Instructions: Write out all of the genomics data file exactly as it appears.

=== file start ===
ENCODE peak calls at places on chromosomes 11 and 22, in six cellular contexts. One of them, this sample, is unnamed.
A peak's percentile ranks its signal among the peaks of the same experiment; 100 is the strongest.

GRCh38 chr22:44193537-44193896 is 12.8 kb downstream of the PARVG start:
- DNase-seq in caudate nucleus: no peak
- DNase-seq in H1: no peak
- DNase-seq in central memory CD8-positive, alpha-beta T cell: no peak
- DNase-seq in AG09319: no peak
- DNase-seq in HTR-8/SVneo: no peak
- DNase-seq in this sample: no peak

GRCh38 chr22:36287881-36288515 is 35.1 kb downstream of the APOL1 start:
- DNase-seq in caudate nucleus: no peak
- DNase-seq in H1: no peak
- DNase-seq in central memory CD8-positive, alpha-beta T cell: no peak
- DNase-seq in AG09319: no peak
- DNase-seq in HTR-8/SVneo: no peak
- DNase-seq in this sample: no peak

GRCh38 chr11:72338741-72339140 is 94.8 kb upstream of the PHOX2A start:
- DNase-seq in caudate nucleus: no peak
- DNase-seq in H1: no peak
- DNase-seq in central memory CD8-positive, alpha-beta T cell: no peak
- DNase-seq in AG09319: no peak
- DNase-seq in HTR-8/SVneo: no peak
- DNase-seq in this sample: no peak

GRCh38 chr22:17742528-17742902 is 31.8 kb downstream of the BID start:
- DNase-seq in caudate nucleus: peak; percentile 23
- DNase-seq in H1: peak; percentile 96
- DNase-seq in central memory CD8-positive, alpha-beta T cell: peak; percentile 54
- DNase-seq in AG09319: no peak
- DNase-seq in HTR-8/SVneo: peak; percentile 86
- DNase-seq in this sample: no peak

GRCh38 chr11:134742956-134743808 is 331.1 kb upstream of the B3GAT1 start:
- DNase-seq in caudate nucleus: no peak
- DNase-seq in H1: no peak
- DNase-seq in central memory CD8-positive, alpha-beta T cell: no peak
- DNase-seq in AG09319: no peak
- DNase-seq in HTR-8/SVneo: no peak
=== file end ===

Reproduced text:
ENCODE peak calls at places on chromosomes 11 and 22, in six cellular contexts. One of them, this sample, is unnamed.
A peak's percentile ranks its signal among the peaks of the same experiment; 100 is the strongest.

GRCh38 chr22:44193537-44193896 is 12.8 kb downstream of the PARVG start:
- DNase-seq in caudate nucleus: no peak
- DNase-seq in H1: no peak
- DNase-seq in central memory CD8-positive, alpha-beta T cell: no peak
- DNase-seq in AG09319: no peak
- DNase-seq in HTR-8/SVneo: no peak
- DNase-seq in this sample: no peak

GRCh38 chr22:36287881-36288515 is 35.1 kb downstream of the APOL1 start:
- DNase-seq in caudate nucleus: no peak
- DNase-seq in H1: no peak
- DNase-seq in central memory CD8-positive, alpha-beta T cell: no peak
- DNase-seq in AG09319: no peak
- DNase-seq in HTR-8/SVneo: no peak
- DNase-seq in this sample: no peak

GRCh38 chr11:72338741-72339140 is 94.8 kb upstream of the PHOX2A start:
- DNase-seq in caudate nucleus: no peak
- DNase-seq in H1: no peak
- DNase-seq in central memory CD8-positive, alpha-beta T cell: no peak
- DNase-seq in AG09319: no peak
- DNase-seq in HTR-8/SVneo: no peak
- DNase-seq in this sample: no peak

GRCh38 chr22:17742528-17742902 is 31.8 kb downstream of the BID start:
- DNase-seq in caudate nucleus: peak; percentile 23
- DNase-seq in H1: peak; percentile 96
- DNase-seq in central memory CD8-positive, alpha-beta T cell: peak; percentile 54
- DNase-seq in AG09319: no peak
- DNase-seq in HTR-8/SVneo: peak; percentile 86
- DNase-seq in this sample: no peak

GRCh38 chr11:134742956-134743808 is 331.1 kb upstream of the B3GAT1 start:
- DNase-seq in caudate nucleus: no peak
- DNase-seq in H1: no peak
- DNase-seq in central memory CD8-positive, alpha-beta T cell: no peak
- DNase-seq in AG09319: no peak
- DNase-seq in HTR-8/SVneo: no peak